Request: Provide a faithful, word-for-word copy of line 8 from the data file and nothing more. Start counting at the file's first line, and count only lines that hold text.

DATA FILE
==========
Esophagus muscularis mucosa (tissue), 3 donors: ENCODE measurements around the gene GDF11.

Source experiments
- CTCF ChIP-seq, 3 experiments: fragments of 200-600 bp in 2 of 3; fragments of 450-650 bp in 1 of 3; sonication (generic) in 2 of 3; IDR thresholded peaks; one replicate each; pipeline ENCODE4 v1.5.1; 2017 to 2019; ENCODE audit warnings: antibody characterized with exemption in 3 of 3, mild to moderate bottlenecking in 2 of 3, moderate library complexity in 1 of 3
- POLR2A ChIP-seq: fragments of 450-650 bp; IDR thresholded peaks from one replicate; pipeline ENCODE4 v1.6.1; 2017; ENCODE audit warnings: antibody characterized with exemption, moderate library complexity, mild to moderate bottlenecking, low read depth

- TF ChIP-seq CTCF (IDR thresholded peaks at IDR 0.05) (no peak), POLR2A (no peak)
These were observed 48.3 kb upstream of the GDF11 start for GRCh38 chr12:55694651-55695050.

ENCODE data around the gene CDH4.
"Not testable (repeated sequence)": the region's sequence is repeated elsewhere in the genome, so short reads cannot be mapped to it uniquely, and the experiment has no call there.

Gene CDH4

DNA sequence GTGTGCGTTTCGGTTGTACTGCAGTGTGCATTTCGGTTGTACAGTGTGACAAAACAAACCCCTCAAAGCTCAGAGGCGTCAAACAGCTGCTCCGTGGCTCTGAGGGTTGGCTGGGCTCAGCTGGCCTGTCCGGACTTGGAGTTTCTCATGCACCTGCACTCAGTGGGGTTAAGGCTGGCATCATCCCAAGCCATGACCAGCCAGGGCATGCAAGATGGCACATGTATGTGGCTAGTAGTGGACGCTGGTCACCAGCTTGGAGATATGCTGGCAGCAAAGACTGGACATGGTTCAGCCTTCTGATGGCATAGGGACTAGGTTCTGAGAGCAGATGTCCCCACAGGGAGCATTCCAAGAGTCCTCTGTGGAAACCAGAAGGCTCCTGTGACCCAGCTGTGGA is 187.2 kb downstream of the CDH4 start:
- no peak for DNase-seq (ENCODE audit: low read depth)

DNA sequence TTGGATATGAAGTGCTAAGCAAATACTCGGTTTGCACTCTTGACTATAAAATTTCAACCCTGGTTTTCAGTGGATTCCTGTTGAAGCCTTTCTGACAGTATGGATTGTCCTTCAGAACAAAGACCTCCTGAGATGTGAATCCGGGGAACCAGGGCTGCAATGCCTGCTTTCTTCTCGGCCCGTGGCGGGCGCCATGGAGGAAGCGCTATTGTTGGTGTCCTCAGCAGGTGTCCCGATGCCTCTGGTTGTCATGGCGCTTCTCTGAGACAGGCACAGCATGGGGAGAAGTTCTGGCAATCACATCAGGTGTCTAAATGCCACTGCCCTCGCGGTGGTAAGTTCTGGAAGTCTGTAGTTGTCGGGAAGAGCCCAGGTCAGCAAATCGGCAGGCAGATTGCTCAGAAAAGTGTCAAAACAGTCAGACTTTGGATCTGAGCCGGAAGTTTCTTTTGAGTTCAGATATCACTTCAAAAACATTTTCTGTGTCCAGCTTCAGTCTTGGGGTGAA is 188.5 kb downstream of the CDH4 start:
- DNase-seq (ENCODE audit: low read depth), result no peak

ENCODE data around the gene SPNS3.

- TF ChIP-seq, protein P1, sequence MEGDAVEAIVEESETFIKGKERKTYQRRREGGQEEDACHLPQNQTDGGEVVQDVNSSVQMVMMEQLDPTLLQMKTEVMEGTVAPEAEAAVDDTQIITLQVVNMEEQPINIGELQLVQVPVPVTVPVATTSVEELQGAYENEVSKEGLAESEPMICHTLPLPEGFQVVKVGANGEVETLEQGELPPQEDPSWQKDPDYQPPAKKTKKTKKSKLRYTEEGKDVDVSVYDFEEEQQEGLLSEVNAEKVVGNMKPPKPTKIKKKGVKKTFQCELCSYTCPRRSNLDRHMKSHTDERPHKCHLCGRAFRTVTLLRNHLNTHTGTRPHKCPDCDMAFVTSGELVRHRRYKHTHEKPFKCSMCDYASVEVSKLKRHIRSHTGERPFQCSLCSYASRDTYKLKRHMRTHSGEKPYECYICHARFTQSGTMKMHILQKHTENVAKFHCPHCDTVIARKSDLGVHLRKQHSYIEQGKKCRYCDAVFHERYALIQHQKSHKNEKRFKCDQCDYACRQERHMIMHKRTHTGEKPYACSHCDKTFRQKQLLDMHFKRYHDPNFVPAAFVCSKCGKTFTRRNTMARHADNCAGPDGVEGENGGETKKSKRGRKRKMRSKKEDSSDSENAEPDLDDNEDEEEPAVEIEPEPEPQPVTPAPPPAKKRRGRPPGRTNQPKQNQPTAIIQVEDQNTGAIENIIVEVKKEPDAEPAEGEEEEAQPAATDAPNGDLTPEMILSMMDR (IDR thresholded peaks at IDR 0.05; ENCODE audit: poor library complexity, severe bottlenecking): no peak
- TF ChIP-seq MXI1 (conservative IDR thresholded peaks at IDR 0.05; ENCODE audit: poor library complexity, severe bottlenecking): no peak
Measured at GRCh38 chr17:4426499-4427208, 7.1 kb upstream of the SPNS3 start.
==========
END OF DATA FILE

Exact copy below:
"Not testable (repeated sequence)": the region's sequence is repeated elsewhere in the genome, so short reads cannot be mapped to it uniquely, and the experiment has no call there.